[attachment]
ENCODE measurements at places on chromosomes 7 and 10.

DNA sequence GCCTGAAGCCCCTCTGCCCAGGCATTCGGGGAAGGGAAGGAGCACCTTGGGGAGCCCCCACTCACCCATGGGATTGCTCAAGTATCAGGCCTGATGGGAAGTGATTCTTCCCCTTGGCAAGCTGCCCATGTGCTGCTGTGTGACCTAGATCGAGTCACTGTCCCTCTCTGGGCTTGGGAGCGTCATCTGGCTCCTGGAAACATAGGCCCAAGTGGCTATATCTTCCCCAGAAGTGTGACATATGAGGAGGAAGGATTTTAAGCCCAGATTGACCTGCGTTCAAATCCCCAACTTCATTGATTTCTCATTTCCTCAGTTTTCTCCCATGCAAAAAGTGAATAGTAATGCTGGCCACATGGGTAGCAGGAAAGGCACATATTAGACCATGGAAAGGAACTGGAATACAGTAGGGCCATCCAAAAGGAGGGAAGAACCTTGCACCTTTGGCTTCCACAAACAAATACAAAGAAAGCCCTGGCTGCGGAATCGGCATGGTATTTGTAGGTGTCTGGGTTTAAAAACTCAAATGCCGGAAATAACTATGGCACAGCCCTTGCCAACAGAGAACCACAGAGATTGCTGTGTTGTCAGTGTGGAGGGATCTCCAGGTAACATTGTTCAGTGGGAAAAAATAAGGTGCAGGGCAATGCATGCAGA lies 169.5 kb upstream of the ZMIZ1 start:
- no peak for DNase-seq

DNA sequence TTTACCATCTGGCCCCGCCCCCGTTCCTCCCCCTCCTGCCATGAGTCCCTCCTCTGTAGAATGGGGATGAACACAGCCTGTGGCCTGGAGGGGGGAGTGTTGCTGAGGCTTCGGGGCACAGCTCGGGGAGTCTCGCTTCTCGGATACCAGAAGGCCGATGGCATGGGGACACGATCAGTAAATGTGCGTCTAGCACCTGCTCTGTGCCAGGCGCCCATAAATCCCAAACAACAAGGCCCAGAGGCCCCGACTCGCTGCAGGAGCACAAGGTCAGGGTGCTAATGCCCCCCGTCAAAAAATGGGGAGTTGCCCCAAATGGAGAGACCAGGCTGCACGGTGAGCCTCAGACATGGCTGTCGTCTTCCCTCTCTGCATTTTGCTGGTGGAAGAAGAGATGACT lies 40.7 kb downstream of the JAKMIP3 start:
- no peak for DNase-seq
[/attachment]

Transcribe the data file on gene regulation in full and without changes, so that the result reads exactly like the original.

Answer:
ENCODE measurements at places on chromosomes 7 and 10.

DNA sequence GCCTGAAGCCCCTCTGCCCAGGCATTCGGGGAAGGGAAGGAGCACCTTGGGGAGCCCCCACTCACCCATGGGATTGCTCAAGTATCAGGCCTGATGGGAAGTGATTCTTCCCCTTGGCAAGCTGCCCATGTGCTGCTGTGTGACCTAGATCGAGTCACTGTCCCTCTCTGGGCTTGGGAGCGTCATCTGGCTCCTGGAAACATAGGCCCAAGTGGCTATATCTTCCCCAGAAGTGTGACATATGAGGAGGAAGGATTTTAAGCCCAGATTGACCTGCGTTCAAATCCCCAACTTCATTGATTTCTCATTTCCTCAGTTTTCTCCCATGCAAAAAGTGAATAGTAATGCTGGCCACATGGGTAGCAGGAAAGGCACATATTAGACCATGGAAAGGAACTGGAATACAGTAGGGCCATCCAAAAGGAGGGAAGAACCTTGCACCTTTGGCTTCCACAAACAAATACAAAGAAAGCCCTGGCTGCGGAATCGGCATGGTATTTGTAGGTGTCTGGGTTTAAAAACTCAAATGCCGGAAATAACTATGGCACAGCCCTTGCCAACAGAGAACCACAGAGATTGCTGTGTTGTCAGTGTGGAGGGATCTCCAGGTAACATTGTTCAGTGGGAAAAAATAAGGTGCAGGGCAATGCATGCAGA lies 169.5 kb upstream of the ZMIZ1 start:
- no peak for DNase-seq

DNA sequence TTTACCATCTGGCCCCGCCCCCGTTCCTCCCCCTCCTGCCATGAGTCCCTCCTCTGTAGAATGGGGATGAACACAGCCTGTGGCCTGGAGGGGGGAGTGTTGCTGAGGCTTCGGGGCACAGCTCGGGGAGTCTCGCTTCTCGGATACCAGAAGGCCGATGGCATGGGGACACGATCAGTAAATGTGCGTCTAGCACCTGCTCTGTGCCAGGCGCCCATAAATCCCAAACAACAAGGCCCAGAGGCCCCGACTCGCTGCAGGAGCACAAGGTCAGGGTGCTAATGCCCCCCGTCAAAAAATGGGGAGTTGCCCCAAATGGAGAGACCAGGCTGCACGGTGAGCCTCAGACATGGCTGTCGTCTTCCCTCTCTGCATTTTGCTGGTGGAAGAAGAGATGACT lies 40.7 kb downstream of the JAKMIP3 start:
- no peak for DNase-seq